Thanos Only Wanted One Thing, And It Wasn’t Balance
To say "Thanos was right" misses the point of the character, because all he really cares about is killing.
If you’re one of the many, like James Cameron recently suggested to Time, who have argued that Thanos was right in wanting to halve the population of the universe, then you miss the point of the character. On the other hand, if you’re one of those who meet the “Thanos Was Right” crowd with arguments like “why didn’t he just double the resources” then you likewise do not understand Thanos. Josh Brolin‘s villain only ever cares about killing, more killing, and chances to do more killing, and that’s obvious as early as the opening scene of Avengers: Infinity War.
I will not pretend to be an expert judge of character — either in terms of real people or fictional purple ones — but there is at least one piece of wisdom I have learned that I refuse to forget: if you want to know who someone is, ignore what they say and watch instead what they do and how they do it. Apply this to Thanos, and his motivations become clear.
Thanos murders half the passengers on the Asgardian refugee ship before Infinity War even opens, shortly before adding Tom Hiddleston’s Loki to the pile of corpses. It is perhaps the most intimate, and most quietly brutal murder we see Thanos perform in either Infinity War or 2019’s Avengers: Endgame. He lets out a quiet, shuddering breath once we hear that final crack of Loki’s neck, and it’s clear Thanos has received an intense, possibly even sexual, pleasure from what he’s done.
Once Loki is dead, Thanos slowly and purposely walks toward the bound and gagged Thor, still holding Loki’s corpse. He drops the body in front of Thor, reveling in the thunder god’s helplessness. These are not the actions of a cold, dispassionate man killing purely in the service of “what must be done” — this is a man who kills because killing is his favorite thing to do.
Thanos does not kill half the universe because he wants to create balance; he does it because he really, really likes killing people and that’s clear in everything he does. His grand quest for universal balance is a pretense. It’s something he uses to justify what he would want to do anyway, like a serial killer claiming he murdered his victims because some higher power told him to.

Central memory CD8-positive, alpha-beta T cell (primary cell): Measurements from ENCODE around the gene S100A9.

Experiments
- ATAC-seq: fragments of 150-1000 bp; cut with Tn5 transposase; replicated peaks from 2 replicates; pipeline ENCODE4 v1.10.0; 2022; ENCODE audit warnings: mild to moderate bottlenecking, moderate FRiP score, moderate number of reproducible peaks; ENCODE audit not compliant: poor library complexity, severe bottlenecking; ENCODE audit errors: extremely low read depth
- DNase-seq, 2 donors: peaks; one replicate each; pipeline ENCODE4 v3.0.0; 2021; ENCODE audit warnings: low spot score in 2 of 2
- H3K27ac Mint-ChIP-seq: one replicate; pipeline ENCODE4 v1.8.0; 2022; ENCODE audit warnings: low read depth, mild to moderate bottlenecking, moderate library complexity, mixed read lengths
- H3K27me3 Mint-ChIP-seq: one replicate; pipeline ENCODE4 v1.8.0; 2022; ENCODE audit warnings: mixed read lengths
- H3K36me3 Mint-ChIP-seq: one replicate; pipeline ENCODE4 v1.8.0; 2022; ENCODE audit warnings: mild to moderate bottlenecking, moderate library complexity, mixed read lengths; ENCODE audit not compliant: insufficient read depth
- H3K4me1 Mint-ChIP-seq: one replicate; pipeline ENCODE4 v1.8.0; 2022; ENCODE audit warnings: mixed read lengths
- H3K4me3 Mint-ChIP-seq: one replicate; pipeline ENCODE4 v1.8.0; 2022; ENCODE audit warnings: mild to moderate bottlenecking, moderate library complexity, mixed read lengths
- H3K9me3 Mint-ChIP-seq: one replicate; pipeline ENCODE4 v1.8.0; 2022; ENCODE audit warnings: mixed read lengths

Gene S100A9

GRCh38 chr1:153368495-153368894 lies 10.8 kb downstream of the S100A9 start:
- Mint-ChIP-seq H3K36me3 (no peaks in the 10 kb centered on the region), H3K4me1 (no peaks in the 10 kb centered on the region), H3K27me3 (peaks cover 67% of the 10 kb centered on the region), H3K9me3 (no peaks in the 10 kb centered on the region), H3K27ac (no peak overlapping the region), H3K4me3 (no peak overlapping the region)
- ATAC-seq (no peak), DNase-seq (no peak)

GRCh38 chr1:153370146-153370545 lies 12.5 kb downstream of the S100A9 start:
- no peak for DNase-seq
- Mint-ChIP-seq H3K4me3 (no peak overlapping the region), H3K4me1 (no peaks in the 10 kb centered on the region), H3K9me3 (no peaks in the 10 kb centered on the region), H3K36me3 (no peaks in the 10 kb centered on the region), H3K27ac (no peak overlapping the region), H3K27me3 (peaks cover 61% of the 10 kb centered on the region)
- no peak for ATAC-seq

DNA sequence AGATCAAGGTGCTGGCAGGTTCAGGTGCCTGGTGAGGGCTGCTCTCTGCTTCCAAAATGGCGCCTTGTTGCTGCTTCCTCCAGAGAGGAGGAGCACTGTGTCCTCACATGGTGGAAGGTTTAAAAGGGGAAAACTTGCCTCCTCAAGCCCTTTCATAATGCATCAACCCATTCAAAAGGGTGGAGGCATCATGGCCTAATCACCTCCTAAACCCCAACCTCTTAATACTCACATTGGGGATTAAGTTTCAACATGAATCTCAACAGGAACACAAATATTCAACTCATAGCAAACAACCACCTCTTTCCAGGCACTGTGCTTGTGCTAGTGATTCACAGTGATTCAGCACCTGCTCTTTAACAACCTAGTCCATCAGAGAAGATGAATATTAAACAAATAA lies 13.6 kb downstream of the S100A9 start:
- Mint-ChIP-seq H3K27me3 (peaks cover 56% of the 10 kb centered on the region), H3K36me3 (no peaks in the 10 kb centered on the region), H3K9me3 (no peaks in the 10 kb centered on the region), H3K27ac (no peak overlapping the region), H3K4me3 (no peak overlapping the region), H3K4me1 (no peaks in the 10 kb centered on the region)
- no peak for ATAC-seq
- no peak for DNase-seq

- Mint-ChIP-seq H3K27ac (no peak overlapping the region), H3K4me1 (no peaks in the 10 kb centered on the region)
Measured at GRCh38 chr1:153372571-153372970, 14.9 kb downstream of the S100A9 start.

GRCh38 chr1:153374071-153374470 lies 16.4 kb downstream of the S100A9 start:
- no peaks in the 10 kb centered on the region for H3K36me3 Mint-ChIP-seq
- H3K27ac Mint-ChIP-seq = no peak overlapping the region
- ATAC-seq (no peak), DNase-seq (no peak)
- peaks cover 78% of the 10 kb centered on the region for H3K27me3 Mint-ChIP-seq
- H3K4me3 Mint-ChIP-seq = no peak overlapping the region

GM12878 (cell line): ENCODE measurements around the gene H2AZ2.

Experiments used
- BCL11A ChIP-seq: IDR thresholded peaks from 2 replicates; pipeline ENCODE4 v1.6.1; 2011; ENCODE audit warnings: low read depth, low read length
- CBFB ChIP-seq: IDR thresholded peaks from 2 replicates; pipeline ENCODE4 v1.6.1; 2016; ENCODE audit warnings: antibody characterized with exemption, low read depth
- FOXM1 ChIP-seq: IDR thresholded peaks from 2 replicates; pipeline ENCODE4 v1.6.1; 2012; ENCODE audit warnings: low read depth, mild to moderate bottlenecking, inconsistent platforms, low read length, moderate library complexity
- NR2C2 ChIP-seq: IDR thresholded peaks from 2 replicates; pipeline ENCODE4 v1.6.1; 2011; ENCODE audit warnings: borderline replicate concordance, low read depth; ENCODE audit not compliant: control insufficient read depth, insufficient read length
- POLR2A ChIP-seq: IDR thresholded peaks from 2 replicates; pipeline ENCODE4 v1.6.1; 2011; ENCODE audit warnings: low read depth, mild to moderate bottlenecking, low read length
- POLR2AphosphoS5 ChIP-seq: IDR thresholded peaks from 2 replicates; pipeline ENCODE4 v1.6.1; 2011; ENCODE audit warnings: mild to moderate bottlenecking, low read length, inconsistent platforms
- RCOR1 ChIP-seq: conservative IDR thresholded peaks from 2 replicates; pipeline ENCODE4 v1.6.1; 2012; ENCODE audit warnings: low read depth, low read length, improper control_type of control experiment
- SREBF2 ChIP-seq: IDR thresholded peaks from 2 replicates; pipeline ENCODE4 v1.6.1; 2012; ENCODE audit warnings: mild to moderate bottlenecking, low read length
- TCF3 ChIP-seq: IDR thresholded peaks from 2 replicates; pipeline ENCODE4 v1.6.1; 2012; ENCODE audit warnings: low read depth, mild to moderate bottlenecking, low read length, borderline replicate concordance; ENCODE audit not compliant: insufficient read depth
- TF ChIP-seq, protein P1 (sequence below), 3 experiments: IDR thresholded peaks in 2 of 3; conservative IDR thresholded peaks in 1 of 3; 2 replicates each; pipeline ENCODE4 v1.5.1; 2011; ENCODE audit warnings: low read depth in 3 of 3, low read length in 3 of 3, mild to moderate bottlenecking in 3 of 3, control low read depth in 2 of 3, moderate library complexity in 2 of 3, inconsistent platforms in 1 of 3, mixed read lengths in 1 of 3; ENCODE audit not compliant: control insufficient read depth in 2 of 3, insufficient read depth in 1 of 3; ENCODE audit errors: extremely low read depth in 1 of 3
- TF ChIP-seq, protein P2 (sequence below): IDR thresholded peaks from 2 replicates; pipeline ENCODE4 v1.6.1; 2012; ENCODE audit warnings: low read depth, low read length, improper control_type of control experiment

The fact that Thanos enjoys killing doesn’t mean that’s all he wanted, you say? Okay, let’s look at what else he does.
When talking to Doctor Strange on Titan, he calls his plan “random, dispassionate, fair.” He calls his snap “mercy.” Is mercy what Thanos delivers?
What he actually delivers, to much of the universe, is a cruel joke. We know that long before his quest for the Infinity Stones, Thanos was working toward his supposed goal one planet at a time — arriving on a world with the Black Order and his other forces, and using military force to wipe out half the population. This, he tells Gamora, turned her home world into a “paradise.”
But then in Avengers: Infinity War, he snapped his fingers and each of those worlds he already visited, whose populations he cut in half? He cut them in half a second time.
He slaughters half the passengers aboard the Asgardian Refugee ship in spite of Asgard’s population already being decimated by Hela and her undead armies in 2017’s Thor: Ragnarok. On Nidavellir he leaves no one but Peter Dinklage’s Eitri alive, in spite of the Dwarf doing everything Thanos asks of him. That’s not cold, amoral pragmatism — it’s naked sadism.
In the end, Thanos exposes himself as not caring about any kind of universal balance but instead his own gratification. Facing the Avengers at the end of Endgame, he tells them he plans to unmake the entire universe and rebuild it from the ground up in order to ensure its gratitude toward him and his weird chin.
Not only is this a much more obviously selfish plan, but could he even do it? The 2014 Thanos knows, from Nebula’s memories, that killing half the universe with the Infinity Stones fused the gauntlet permanently to the madman. How likely is it then that he would be able to use them to essentially destroy the entire universe and then rebuild it with a very specific design?
It doesn’t sound very likely, which means ultimately all Thanos would’ve been able to achieve had he won the battle at the end of Endgame, is to kill even more people than he did in Infinity War. And that would’ve been fine by him because it’s all he really wanted.
Thanos wasn’t right. Thanos wasn’t wrong. If you look at Thanos’ actions and still think he cared about overpopulation and resource scarcity, then I can only imagine when you hear about serial killers going on murder sprees you think, “this guy is clearly trying to make sure there are enough local job openings.”